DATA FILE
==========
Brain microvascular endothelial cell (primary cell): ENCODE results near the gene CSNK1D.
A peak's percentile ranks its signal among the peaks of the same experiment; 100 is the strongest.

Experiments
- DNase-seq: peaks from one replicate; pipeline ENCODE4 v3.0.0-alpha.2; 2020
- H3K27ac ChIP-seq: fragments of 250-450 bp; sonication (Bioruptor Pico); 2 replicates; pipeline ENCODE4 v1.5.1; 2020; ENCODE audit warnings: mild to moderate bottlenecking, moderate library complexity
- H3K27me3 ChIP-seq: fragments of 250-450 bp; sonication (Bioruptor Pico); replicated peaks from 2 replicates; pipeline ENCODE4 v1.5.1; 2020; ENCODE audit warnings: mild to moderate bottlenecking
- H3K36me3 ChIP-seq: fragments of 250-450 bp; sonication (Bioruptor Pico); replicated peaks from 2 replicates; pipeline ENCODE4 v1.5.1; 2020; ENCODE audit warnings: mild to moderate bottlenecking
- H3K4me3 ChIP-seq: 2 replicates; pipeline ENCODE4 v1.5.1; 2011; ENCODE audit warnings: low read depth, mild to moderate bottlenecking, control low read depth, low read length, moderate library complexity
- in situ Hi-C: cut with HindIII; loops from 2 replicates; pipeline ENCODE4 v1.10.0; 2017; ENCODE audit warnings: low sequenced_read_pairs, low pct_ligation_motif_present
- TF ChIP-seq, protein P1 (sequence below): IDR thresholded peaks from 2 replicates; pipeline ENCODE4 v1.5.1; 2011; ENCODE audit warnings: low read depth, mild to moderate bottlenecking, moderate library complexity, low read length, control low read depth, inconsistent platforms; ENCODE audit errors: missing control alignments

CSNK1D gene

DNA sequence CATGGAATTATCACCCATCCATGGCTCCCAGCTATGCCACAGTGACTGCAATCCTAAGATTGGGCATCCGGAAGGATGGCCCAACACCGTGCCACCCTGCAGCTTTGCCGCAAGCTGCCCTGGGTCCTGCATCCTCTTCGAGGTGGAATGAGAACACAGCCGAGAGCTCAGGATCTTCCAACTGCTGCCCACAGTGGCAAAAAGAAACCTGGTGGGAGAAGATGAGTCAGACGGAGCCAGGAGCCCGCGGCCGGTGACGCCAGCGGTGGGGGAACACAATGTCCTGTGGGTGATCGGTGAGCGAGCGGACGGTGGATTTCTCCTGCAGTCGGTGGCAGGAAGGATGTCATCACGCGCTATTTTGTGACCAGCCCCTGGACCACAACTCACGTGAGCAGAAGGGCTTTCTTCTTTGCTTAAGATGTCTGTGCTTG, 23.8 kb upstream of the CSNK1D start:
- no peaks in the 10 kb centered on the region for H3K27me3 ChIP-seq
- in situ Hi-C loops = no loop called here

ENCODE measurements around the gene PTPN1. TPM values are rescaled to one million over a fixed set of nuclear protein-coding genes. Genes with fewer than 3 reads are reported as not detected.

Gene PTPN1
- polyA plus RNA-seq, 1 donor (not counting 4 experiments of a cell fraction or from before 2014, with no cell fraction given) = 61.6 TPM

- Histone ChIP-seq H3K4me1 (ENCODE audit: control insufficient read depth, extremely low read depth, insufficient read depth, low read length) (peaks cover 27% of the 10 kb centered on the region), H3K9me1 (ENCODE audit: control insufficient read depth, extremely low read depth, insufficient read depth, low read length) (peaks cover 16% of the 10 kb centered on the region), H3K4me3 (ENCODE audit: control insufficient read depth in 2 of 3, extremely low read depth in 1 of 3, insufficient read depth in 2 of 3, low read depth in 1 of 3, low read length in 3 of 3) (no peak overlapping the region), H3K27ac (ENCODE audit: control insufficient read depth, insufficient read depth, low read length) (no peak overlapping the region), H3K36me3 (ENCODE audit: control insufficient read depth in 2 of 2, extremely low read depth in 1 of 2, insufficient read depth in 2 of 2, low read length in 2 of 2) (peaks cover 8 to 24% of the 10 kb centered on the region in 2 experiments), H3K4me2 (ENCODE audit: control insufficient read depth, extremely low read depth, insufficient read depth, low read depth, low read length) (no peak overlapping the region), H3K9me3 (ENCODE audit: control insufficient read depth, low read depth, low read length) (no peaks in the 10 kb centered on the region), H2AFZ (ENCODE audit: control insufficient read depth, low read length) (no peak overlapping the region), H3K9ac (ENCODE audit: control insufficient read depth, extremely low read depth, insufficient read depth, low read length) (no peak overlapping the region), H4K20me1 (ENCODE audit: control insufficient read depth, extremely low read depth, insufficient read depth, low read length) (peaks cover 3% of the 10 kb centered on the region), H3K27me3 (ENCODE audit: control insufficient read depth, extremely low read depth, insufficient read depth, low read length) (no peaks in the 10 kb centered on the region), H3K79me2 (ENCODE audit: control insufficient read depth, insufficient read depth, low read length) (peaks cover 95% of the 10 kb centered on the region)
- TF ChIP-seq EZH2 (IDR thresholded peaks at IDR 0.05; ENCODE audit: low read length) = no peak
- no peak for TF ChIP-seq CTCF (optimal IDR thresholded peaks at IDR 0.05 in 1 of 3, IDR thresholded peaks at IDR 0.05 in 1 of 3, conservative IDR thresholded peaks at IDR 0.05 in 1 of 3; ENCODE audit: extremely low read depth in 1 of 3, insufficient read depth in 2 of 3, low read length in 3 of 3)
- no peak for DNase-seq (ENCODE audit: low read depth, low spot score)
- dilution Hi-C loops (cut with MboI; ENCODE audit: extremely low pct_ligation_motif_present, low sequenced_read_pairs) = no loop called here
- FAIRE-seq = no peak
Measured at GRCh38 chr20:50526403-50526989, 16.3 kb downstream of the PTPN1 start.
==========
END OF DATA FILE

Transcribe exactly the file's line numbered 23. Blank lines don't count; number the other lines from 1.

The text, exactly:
- FAIRE-seq = no peak